Because of how we’re prioritising the vaccine, the first thing to drop should be deaths and major hospitalisations. For vulnerable people, for whom coronavirus has been terrifying rather than frustrating, this release of burden alone will be a huge blessing. But from that will come gradual reopening, more chances to see loved ones, more people able to socialise – and eventually a return to the nightlife, arts, and culture we have so missed. Perhaps even travel.

As one (sadly lost to memory) person observed on Twitter last week, few of us had probably considered until now why the Roaring Twenties followed so closely after the Spanish Flu pandemic.

Now it makes perfect sense. Denied the joys of the world for a time, through quarantine and through sickness, people embraced their return almost to the point of ridiculousness.

Something of the same seems likely to happen again, hopefully with a form of poetic justice: the sectors hardest hit by the virus should be the ones that are most embraced when they can return.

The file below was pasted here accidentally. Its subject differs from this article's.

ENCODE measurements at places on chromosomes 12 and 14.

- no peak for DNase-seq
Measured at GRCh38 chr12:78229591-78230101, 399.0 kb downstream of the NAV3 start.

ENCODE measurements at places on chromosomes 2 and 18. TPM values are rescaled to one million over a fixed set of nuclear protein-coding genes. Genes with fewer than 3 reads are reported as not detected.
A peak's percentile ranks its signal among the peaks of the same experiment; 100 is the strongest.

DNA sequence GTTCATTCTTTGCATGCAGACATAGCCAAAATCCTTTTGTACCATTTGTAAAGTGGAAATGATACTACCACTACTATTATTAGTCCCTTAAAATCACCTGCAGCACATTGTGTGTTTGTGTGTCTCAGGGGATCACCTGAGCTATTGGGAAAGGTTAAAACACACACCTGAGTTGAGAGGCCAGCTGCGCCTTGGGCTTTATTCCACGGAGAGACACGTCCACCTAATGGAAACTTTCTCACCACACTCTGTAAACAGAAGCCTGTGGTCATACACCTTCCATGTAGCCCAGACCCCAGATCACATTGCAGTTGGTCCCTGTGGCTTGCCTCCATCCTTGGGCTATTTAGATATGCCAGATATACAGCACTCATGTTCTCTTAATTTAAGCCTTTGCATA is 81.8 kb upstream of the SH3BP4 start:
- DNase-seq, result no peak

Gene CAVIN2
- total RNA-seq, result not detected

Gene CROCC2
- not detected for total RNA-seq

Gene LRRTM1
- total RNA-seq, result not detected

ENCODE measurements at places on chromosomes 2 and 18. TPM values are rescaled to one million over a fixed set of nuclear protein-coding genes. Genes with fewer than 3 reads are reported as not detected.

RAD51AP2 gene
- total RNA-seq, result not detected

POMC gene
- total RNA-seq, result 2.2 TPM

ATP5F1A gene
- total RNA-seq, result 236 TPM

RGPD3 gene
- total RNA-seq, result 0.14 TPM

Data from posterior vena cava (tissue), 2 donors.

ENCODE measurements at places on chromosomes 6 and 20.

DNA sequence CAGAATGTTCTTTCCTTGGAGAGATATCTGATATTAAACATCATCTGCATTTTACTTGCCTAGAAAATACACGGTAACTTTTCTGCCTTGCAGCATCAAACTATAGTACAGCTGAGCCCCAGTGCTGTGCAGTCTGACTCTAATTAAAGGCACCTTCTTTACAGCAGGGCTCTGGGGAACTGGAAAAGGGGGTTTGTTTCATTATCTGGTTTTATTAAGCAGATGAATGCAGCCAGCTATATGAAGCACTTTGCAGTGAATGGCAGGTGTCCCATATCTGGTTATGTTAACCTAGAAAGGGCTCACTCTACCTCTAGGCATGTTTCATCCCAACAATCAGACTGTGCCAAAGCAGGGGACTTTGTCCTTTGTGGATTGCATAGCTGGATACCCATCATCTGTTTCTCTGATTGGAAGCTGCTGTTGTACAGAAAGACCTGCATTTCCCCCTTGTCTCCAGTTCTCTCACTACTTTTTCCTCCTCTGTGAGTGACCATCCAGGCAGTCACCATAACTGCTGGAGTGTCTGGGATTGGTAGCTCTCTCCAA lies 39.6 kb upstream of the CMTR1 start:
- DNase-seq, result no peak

It may not be the same shows, the same festivals, or the same clubs that spring forth in the second half of 2021 and through 2022 – but they will find a huge and ready audience.

Some people will have been lucky and will have savings to burn through for a summer of fun. Others will need to save for it, or find it where they can – but as soon as they’re able, expect long queues for every kind of cultural attrac tions, be it an art exhibition or a 40-hour rave. Joy may not come quite as soon as the morning, but we can imagine it in our futures again.